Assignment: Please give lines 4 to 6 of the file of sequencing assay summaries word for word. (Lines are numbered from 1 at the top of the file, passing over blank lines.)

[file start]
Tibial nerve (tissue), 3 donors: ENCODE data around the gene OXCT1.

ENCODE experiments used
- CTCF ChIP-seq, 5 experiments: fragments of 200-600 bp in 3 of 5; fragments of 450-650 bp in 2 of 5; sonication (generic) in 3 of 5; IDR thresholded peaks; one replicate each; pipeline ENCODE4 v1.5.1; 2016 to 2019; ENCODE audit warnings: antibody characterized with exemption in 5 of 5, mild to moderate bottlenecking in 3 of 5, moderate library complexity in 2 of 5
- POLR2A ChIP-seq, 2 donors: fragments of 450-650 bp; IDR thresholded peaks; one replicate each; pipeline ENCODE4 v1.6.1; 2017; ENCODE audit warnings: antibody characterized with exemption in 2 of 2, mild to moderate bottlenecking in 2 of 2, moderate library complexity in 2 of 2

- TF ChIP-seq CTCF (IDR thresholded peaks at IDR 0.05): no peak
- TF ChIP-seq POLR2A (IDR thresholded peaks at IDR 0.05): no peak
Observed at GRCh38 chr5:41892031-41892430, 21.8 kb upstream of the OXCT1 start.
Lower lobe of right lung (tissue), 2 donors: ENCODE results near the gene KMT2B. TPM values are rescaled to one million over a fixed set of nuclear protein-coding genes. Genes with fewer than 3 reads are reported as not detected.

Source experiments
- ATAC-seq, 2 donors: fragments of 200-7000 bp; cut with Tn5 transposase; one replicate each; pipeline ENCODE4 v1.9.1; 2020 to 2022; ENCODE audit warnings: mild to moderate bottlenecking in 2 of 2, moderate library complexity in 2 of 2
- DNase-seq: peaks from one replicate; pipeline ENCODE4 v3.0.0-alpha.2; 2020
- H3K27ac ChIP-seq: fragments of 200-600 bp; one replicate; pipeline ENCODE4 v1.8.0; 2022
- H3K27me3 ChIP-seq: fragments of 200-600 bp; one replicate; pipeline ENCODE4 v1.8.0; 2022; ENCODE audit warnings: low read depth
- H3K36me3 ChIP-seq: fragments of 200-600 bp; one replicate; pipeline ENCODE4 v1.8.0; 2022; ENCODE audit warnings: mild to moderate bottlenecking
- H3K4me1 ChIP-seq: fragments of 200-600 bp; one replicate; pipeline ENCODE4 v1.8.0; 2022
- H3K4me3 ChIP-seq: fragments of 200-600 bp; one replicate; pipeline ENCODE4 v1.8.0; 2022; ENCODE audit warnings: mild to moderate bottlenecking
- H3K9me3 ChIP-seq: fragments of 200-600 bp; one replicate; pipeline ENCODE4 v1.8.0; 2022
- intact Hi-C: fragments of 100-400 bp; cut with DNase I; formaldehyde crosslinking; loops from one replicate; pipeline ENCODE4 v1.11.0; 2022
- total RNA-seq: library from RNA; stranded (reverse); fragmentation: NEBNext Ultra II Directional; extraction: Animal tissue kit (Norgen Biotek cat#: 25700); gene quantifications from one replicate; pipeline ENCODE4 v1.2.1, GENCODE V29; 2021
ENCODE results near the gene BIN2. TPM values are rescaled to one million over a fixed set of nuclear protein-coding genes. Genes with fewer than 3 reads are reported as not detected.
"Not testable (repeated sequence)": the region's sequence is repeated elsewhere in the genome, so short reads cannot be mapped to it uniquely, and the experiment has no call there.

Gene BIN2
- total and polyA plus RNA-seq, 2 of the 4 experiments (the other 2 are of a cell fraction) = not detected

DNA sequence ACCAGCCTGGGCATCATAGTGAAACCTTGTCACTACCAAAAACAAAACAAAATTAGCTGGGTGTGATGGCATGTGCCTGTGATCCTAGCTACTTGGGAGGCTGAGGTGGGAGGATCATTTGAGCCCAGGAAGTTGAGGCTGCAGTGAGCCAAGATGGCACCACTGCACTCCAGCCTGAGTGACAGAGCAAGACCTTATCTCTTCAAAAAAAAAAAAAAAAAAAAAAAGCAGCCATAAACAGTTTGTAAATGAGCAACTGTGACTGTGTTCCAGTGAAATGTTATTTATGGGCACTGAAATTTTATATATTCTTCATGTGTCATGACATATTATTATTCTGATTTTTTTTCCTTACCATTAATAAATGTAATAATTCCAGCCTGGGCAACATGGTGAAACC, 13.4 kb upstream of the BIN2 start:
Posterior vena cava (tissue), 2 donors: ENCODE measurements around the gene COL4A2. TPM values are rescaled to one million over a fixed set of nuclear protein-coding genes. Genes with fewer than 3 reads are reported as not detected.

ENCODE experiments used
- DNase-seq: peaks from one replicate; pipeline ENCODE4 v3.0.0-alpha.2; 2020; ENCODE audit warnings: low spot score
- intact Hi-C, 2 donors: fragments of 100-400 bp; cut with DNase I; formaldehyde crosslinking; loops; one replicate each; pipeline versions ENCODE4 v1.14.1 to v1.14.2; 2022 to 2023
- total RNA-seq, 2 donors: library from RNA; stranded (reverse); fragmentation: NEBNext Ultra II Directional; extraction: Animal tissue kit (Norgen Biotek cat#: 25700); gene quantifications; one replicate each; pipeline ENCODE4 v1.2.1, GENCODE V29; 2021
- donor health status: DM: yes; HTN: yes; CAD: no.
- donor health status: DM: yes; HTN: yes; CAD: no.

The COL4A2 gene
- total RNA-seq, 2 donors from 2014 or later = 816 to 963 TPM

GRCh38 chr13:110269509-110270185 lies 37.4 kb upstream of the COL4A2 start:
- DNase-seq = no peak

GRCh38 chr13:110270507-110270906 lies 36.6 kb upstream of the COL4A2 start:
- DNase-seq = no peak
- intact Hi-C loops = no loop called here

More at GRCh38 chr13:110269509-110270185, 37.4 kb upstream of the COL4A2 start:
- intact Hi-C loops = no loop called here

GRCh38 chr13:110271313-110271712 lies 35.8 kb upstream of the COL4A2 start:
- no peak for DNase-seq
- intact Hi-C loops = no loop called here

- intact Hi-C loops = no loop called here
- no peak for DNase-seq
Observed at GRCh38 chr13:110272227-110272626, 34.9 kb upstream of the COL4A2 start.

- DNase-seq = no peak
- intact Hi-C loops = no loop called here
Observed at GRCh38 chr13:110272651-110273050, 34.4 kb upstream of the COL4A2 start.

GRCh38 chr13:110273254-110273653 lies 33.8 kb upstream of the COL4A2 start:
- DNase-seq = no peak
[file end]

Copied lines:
- POLR2A ChIP-seq, 2 donors: fragments of 450-650 bp; IDR thresholded peaks; one replicate each; pipeline ENCODE4 v1.6.1; 2017; ENCODE audit warnings: antibody characterized with exemption in 2 of 2, mild to moderate bottlenecking in 2 of 2, moderate library complexity in 2 of 2

- TF ChIP-seq CTCF (IDR thresholded peaks at IDR 0.05): no peak
- TF ChIP-seq POLR2A (IDR thresholded peaks at IDR 0.05): no peak